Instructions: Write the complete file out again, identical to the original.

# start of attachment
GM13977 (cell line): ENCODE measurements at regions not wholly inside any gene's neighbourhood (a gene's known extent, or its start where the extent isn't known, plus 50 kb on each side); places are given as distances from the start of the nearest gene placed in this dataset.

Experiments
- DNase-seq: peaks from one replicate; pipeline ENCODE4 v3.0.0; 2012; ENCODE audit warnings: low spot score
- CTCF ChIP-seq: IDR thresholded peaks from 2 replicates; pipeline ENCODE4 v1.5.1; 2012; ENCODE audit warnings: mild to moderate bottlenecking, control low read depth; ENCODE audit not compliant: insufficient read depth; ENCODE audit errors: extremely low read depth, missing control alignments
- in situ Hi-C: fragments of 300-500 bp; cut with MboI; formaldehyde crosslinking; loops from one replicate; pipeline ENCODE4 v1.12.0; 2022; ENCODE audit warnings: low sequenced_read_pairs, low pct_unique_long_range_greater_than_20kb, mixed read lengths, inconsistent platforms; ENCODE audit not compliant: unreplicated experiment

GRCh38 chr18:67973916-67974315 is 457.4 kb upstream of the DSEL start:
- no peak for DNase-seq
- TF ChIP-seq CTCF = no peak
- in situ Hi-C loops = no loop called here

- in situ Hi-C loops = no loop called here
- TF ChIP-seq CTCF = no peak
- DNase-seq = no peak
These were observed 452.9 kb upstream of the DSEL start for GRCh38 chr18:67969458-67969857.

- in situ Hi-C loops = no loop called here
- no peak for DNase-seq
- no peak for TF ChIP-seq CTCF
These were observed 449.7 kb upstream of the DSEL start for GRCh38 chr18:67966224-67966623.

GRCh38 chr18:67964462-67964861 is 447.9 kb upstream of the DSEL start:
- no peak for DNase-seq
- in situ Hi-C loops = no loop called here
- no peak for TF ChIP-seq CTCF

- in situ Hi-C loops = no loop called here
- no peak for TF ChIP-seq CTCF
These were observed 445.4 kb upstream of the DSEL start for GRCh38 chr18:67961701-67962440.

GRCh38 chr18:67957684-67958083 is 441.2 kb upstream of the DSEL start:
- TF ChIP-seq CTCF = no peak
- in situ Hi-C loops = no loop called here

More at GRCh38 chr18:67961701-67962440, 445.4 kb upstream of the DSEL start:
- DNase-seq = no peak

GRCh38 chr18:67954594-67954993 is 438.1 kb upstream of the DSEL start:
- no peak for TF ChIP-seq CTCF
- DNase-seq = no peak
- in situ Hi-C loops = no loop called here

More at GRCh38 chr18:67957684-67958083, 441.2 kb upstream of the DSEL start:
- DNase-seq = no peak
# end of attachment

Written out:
GM13977 (cell line): ENCODE measurements at regions not wholly inside any gene's neighbourhood (a gene's known extent, or its start where the extent isn't known, plus 50 kb on each side); places are given as distances from the start of the nearest gene placed in this dataset.

Experiments
- DNase-seq: peaks from one replicate; pipeline ENCODE4 v3.0.0; 2012; ENCODE audit warnings: low spot score
- CTCF ChIP-seq: IDR thresholded peaks from 2 replicates; pipeline ENCODE4 v1.5.1; 2012; ENCODE audit warnings: mild to moderate bottlenecking, control low read depth; ENCODE audit not compliant: insufficient read depth; ENCODE audit errors: extremely low read depth, missing control alignments
- in situ Hi-C: fragments of 300-500 bp; cut with MboI; formaldehyde crosslinking; loops from one replicate; pipeline ENCODE4 v1.12.0; 2022; ENCODE audit warnings: low sequenced_read_pairs, low pct_unique_long_range_greater_than_20kb, mixed read lengths, inconsistent platforms; ENCODE audit not compliant: unreplicated experiment

GRCh38 chr18:67973916-67974315 is 457.4 kb upstream of the DSEL start:
- no peak for DNase-seq
- TF ChIP-seq CTCF = no peak
- in situ Hi-C loops = no loop called here

- in situ Hi-C loops = no loop called here
- TF ChIP-seq CTCF = no peak
- DNase-seq = no peak
These were observed 452.9 kb upstream of the DSEL start for GRCh38 chr18:67969458-67969857.

- in situ Hi-C loops = no loop called here
- no peak for DNase-seq
- no peak for TF ChIP-seq CTCF
These were observed 449.7 kb upstream of the DSEL start for GRCh38 chr18:67966224-67966623.

GRCh38 chr18:67964462-67964861 is 447.9 kb upstream of the DSEL start:
- no peak for DNase-seq
- in situ Hi-C loops = no loop called here
- no peak for TF ChIP-seq CTCF

- in situ Hi-C loops = no loop called here
- no peak for TF ChIP-seq CTCF
These were observed 445.4 kb upstream of the DSEL start for GRCh38 chr18:67961701-67962440.

GRCh38 chr18:67957684-67958083 is 441.2 kb upstream of the DSEL start:
- TF ChIP-seq CTCF = no peak
- in situ Hi-C loops = no loop called here

More at GRCh38 chr18:67961701-67962440, 445.4 kb upstream of the DSEL start:
- DNase-seq = no peak

GRCh38 chr18:67954594-67954993 is 438.1 kb upstream of the DSEL start:
- no peak for TF ChIP-seq CTCF
- DNase-seq = no peak
- in situ Hi-C loops = no loop called here

More at GRCh38 chr18:67957684-67958083, 441.2 kb upstream of the DSEL start:
- DNase-seq = no peak